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Understanding the Divine Liturgy - Session 1 of 6

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Session 1 of 6 - Why do we come to Church?

A study course by Fr. George Shalhoub, based on the books: "The Heavenly Banquet: Understanding the Divine Liturgy" by Fr. Emmanuel Hatzidakis, and The Orthodox Faith vol. II (Worship) by Fr. Thomas Hopko

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Understanding the Divine Liturgy - Session 1 of 6

  1. 1. Understanding the Divine Liturgy Session #1 Introduction Why do we come to Church? A study based on the book “The Heavenly Banquet,” by Fr. Emmanuel Hatzidakis and The Orthodox Faith vol. II (Worship) by Fr. Thomas Hopko Celebrating: The Year of the Holy Eucharist
  2. 2. Terms Defined • “Leitourgia” Defn. = public or common work • “Ekklesia” or Church Defn. = A gathering or assembly of people specifically chosen and called apart to perform a particular task. • “Divine Liturgy” Defn. = Orthodox Christians officially gathered together as one community to worship, pray, sing, hear God’s word, be instructed, give thanks, and experience God’s Heavenly Kingdom through communion with Christ.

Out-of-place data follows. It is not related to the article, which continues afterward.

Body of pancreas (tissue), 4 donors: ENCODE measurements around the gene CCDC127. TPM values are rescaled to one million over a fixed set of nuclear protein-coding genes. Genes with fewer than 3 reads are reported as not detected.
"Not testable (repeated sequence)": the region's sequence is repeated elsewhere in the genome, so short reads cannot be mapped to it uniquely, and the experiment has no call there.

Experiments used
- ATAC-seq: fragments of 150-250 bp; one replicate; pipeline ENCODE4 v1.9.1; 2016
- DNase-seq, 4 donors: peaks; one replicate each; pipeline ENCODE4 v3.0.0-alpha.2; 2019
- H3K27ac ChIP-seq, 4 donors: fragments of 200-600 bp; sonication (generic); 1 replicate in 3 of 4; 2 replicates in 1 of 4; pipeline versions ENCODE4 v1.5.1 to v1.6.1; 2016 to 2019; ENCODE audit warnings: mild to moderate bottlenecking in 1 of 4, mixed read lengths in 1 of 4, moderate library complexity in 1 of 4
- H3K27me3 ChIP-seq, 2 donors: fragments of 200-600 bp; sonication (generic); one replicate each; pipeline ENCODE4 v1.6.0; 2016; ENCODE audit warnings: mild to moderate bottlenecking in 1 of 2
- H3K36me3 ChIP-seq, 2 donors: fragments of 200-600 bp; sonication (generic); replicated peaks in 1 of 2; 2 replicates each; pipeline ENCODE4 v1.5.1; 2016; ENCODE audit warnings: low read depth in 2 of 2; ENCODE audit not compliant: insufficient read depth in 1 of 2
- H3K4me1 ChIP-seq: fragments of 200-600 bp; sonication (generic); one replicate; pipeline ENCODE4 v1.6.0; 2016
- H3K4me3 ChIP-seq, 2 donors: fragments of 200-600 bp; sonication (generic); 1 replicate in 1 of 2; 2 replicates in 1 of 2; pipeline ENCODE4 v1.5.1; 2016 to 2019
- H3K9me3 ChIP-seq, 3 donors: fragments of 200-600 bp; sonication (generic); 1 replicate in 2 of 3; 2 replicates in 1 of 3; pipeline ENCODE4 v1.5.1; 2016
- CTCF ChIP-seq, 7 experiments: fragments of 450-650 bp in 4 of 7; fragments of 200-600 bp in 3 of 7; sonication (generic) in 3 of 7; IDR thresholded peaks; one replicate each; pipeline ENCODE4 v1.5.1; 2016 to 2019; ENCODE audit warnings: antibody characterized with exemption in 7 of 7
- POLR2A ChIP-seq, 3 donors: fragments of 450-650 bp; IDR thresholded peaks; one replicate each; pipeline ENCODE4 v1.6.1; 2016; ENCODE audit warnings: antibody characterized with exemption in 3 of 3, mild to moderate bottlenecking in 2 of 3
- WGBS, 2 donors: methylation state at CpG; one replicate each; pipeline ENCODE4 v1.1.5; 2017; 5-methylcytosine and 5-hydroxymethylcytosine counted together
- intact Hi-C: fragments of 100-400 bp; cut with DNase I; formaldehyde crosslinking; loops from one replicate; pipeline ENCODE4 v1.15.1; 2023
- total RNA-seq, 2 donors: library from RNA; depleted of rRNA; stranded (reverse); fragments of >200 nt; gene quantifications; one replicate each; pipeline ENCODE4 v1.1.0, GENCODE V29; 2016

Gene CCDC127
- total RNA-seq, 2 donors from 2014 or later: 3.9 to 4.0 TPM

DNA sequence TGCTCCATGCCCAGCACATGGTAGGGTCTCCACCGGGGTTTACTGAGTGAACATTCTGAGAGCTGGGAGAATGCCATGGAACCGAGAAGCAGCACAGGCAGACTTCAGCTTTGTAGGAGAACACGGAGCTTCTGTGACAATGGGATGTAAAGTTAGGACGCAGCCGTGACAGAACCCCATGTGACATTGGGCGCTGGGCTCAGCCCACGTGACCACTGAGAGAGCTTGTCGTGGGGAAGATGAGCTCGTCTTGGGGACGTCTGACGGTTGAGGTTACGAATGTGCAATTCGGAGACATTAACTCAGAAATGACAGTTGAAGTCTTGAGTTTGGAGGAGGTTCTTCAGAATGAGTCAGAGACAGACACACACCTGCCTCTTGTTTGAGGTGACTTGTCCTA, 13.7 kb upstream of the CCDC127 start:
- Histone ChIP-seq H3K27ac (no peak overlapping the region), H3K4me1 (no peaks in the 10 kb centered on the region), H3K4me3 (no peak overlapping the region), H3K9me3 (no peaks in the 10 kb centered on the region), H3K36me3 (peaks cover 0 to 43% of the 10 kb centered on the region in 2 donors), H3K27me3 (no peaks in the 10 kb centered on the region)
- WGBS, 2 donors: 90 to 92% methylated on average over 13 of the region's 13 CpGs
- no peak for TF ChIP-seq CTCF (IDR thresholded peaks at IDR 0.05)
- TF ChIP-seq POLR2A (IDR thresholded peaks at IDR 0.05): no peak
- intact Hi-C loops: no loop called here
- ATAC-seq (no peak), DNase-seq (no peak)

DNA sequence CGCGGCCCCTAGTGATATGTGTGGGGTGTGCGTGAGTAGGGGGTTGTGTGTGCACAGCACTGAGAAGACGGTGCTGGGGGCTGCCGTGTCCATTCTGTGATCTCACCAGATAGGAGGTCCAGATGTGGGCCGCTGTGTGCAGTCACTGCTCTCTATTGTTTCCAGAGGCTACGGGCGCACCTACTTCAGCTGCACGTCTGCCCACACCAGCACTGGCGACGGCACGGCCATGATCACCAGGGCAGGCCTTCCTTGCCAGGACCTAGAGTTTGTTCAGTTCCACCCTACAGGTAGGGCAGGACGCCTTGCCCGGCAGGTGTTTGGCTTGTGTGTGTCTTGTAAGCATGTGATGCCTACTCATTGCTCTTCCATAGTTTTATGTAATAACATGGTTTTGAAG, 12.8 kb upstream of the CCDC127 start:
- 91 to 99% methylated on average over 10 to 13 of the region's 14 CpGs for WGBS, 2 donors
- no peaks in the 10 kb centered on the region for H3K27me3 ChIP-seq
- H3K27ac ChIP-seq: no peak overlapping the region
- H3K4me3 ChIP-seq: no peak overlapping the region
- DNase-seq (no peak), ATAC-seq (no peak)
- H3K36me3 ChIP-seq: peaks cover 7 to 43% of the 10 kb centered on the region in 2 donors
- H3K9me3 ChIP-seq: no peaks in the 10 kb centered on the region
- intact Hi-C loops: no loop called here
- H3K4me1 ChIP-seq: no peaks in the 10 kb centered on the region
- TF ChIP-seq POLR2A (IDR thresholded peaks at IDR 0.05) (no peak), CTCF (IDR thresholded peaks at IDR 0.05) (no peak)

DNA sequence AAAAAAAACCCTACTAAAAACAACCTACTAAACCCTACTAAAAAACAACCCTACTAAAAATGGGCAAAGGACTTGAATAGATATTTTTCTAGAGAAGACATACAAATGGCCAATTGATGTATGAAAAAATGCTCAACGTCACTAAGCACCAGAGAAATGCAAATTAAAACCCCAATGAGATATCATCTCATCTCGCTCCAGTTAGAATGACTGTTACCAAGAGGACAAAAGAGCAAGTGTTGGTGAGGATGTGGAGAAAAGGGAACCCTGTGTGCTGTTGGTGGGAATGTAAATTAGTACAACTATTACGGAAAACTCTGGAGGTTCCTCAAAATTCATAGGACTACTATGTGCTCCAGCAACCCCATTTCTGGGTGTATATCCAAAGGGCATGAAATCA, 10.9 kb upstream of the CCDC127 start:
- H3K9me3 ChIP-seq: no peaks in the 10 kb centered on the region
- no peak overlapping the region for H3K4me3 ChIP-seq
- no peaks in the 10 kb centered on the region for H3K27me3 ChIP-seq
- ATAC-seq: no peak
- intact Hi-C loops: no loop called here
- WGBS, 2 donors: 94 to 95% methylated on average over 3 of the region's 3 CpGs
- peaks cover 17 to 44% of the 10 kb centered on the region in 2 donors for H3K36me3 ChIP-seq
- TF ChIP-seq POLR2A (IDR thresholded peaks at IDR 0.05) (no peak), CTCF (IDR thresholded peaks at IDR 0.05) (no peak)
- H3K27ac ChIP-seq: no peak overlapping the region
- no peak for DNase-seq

3. 3. What is the Divine Liturgy? • Roots of the Divine Liturgy 1. Origins are traced back to the “mystical supper” the Lord had with His disciples in the upper room in Jerusalem before His betrayal. 2. The disciples carried on the tradition of temple worship and added the Eucharist at Christ’s command. • Always celebrated on Sunday 1. This is the day that Christ was risen from the dead and is referred to by the Church as the first day of the week, because it followed the Sabboth day. 2. The Divine Liturgy is also referred to as the Lord’s Day or the Eighth Day or the unending day This is the day we remember Christ’s resurrection from the dead, and the day we anticipate Christ’s second coming (God’s judgment), by receiving a foretaste of that day today. • Also celebrated on special feast days in the church • Monasteries celebrate the Divine Liturgy daily (Except during Great Lent) • Can only be celebrated once per day and never alone “For where two or three are gathered together in My name, I am there in the midst of them.” (Matt. 18:20) “Thine own of thine own, we offer unto thee, in behalf of all and for all.” (Said by the priest before the consecration of the gifts.) • The Divine Liturgy is resurrectional in spirit 1. It is the manifestation of the Risen Christ to His people. 2. It is an outpouring of the life-creating Spirit 3. It is communion with God 4. It is the experience of eternal life and a foretaste of Heaven.